I recently heard someone in a fly shop ask, “Remember double taper fly lines?”
I was a taken aback. Could it be that DT lines were a thing of the past? I quickly reviewed some websites and was relieved to find out that Orvis still offers DT lines, as does RIO, Scientific Anglers and a few others. Phew.
Still, I wondered why anyone would say such a thing. My guess is that line manufacturers have come up with such a wide variety of task-specific, climate-specific and fish-specific lines in the last 10-12 years that DT lines just became a far smaller segment of the overall inventory, and have perhaps faded, at least a little, into the background.
I asked a few fly shop owners how much DT lines figured in the overall equation, and the response could be summed up like this: DT lines are definitely no longer a staple product, to the extent that some sellers have recently come to designate the DT line as a specialty product. One even went so far as to call it an “odd bird.” I thought this a cute comment, at first. But then I was annoyed by it.
IMHO, they aren’t odd birds at all, and I’d go so far as stating that in several cases, DT lines can easily be your go-to lines. Do you know that you’ll be roll-casting much of the day (and concerned about loop stability)? Are you ever concerned with delicate/pinpoint presentation? Or ultra-high accuracy? Well DT lines excel in all of those categories, and often they’re a notch better than many WF lines.
For those of you who have never bothered fishing with a DT line, I strongly encourage you to give one a test run. The two (DT) rookie responses I hear most often are how much easier (as compared with a WF line), it is to perform beautiful mends, and how much easier it is to get a fly to land softly. Hardly surprising when you stop to consider how these lines are built and what their profiles look like.
The third response, or, more appropriately, realization, is that a DT line can indeed be cast a good and adequate length—especially when they are roll cast. It’s an established fact that WF lines will win out in terms of distance, but only by very little.
Oh yes, and DT lines are built symmetrically, so when one end wears down, you can simply remove line from backing, invert the line, attach the worn end to backing, and presto: new front end. Try that with your WF line. (Actually, don’t).
Here are a few DT lines that I’ve fished with recently. All are top performers and worth taking a look at.
The RIO Trout LT (Light Touch) DT line features a long, fine front taper for the lightest of presentations. This extra-supple line is built with weight distributed towards the back of the line to aid in making easy roll and single handed spey casts. It features “MaxFloat Tip” (RIO’s proprietary tip coating formula), and is perfect for fishing dry flies, nymphs or emergers.
The RIO InTouch Trout LT (Light Touch) line has the same build as the Trout LT, except with the addition of an ultra-low stretch ConnectCore. The greatly decreased stretch provides extra sensitivity for intuitively better cast timing, easier line lift and sharp, precise mends. Lack of stretch also means enhanced detection of subtle takes and faster reaction time when setting the hook.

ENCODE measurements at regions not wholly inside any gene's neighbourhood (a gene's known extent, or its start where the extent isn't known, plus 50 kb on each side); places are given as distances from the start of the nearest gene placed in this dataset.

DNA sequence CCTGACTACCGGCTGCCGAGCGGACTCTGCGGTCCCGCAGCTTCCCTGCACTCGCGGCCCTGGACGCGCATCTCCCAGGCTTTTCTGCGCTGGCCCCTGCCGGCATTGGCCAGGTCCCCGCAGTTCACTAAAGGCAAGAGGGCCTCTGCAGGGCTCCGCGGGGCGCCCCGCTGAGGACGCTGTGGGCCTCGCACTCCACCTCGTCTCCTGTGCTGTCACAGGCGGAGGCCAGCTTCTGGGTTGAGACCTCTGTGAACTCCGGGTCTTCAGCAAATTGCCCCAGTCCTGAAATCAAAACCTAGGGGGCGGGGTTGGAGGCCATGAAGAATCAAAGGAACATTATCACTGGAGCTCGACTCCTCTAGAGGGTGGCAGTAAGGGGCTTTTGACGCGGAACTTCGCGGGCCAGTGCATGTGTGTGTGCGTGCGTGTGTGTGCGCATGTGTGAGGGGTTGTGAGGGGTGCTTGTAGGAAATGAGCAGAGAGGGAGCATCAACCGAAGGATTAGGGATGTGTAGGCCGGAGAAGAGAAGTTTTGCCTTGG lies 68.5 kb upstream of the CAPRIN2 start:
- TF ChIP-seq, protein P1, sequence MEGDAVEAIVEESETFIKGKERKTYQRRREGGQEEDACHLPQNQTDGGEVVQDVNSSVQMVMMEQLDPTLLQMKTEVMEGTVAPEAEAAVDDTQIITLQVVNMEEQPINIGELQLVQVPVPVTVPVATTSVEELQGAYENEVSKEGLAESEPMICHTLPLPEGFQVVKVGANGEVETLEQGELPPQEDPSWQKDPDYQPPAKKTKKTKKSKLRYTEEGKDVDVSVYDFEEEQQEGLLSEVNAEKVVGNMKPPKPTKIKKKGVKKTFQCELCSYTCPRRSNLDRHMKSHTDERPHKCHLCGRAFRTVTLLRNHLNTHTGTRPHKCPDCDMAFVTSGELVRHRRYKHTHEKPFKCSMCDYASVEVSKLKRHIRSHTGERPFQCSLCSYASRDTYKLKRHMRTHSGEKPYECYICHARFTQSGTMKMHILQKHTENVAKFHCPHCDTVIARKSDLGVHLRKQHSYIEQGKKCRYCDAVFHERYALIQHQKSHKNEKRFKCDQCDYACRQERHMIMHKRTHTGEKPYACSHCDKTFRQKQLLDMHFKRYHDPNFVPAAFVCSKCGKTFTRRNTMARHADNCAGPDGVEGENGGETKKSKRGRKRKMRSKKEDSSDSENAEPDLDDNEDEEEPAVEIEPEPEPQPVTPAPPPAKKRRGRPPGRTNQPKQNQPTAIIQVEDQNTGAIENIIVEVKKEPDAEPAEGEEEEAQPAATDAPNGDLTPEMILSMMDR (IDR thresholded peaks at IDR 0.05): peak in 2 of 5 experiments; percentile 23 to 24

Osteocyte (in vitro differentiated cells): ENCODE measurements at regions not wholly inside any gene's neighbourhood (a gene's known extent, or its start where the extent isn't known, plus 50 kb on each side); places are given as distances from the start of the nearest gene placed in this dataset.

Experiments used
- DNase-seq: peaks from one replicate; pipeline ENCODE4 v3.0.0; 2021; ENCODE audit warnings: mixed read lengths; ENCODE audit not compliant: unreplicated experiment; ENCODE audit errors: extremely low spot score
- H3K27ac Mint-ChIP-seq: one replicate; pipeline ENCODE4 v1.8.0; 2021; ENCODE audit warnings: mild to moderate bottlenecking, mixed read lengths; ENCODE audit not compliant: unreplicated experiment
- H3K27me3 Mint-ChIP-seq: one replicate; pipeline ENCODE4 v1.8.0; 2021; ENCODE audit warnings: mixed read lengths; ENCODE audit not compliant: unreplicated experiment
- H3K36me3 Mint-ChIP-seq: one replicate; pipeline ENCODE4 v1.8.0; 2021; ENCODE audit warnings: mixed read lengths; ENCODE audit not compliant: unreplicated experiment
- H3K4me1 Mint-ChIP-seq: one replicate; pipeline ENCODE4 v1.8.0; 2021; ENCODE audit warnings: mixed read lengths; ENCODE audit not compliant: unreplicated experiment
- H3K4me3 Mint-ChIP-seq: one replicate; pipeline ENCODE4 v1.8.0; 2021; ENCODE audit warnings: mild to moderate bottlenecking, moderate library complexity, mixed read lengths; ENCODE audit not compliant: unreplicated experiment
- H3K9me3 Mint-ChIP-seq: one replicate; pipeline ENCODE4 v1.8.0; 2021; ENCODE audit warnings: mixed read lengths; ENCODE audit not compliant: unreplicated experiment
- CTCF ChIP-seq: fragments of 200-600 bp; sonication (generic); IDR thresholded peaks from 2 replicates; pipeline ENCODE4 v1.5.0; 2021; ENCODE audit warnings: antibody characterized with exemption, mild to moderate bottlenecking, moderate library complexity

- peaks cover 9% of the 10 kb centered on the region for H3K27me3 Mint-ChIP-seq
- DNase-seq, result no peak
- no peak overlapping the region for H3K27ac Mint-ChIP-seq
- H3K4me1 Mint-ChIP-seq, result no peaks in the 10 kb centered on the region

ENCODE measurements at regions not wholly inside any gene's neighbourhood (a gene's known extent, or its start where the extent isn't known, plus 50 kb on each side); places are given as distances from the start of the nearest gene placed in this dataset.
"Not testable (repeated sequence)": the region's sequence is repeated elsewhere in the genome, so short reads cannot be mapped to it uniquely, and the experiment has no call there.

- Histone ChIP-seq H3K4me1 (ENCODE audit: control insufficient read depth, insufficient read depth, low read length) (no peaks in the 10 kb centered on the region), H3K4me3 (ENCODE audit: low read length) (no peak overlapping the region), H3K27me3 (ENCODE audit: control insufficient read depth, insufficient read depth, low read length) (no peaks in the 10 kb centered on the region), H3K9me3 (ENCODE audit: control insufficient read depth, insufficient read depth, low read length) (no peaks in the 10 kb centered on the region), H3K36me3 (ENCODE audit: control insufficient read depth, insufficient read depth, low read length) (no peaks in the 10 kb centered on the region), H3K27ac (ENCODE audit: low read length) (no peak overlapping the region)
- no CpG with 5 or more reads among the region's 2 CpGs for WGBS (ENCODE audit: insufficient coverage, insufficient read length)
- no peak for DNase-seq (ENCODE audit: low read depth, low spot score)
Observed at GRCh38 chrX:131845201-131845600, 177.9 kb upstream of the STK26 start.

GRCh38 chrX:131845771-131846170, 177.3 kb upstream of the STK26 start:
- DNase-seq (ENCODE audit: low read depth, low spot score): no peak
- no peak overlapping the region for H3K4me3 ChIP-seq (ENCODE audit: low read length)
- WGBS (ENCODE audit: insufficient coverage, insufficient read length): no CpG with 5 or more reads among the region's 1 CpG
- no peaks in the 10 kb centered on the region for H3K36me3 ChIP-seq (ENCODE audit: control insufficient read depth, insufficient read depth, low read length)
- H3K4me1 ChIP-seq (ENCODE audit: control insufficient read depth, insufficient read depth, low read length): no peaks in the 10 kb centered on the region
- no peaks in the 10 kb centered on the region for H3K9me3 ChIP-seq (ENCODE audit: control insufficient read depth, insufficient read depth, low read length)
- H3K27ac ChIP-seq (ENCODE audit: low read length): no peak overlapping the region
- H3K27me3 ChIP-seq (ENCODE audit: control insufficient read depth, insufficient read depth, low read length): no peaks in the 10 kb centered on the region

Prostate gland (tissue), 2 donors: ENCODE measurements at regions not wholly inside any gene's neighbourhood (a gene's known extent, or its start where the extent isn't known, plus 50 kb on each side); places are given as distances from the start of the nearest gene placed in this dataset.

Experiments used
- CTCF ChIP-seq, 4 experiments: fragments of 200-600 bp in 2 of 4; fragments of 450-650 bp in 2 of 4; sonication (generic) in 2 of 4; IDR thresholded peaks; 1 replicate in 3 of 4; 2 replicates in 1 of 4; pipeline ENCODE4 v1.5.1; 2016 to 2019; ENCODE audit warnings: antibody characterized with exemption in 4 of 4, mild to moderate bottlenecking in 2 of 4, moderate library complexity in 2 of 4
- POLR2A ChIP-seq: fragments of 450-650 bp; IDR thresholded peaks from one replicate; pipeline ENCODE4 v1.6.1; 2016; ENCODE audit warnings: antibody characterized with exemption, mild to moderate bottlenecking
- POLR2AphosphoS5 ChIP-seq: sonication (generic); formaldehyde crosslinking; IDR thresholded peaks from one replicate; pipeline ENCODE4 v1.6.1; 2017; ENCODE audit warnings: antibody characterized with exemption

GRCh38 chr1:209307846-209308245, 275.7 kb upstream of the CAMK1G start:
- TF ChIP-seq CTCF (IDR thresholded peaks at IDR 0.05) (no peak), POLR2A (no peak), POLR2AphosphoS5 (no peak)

RIO’s LightLine DT has been designed to load slower, more traditional action fly rods (bamboo, glass, or the more “classic” flexing graphite rods). Built to precisely match industry line standards, this line will not overload such rods – even at longer range. The weight distribution and short front taper ensures the line loads at close range, making it ideal for fishing smaller creeks and streams.
The Scientific Anglers Mastery DT line excels at delicate work at shorter distances—extra handy on spring creeks and smaller streams. An excellent choice when dry flies and smaller nymphs are the order of the day. All Mastery series lines feature Scientific Anglers top-tier cores and coatings.
During my search for DT lines, I encountered a couple of other odd—and highly intriguing—birds:
The Scientific Anglers 70th Anniversary Heritage Ultra Presentation fly line is built off of designs made popular decades ago. Ideally suited for fiberglass, bamboo, and slow-action graphite rods. The Heritage Ultra is a classicly-tuned, delicate presentation trout line: at home on small streams and spring creeks. For use in moderate climates.
Using a monofilament core, Sunray (UK) makes micro-thin fly lines that are 20 to 30% thinner than regular PVC fly lines. The 0.55mm tips mean that they are not intended for heavy flies, but these lines are unequalled for silent pick-ups and pinpoint presentations—they also excel at cutting through light winds. They come in a variety of configurations such as micro-thin long or micro-thin short. All models sport similar characteristics to fine, silk lines – but without the drawbacks associated with drying and dressing silk. Sunray lines are designed principally to suit cane and glass rods. They come dressed in a camo colour scheme and are quite possibly the stealthiest lines currently available.
For more opinions about Double Taper Fly Lines, read “Why Fish Double-Taper Fly Lines?“